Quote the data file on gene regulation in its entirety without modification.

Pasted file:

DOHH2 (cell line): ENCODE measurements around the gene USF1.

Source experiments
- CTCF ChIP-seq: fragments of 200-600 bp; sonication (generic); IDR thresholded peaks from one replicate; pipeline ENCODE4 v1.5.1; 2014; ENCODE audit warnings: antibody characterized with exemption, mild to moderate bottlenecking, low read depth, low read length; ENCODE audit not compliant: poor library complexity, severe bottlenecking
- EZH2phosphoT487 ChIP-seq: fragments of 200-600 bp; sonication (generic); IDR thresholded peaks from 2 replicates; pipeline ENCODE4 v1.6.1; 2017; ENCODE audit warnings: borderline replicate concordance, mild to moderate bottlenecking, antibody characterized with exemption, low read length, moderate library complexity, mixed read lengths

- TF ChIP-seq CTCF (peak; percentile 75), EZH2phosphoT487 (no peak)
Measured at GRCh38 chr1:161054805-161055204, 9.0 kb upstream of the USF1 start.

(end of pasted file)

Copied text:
DOHH2 (cell line): ENCODE measurements around the gene USF1.

Source experiments
- CTCF ChIP-seq: fragments of 200-600 bp; sonication (generic); IDR thresholded peaks from one replicate; pipeline ENCODE4 v1.5.1; 2014; ENCODE audit warnings: antibody characterized with exemption, mild to moderate bottlenecking, low read depth, low read length; ENCODE audit not compliant: poor library complexity, severe bottlenecking
- EZH2phosphoT487 ChIP-seq: fragments of 200-600 bp; sonication (generic); IDR thresholded peaks from 2 replicates; pipeline ENCODE4 v1.6.1; 2017; ENCODE audit warnings: borderline replicate concordance, mild to moderate bottlenecking, antibody characterized with exemption, low read length, moderate library complexity, mixed read lengths

- TF ChIP-seq CTCF (peak; percentile 75), EZH2phosphoT487 (no peak)
Measured at GRCh38 chr1:161054805-161055204, 9.0 kb upstream of the USF1 start.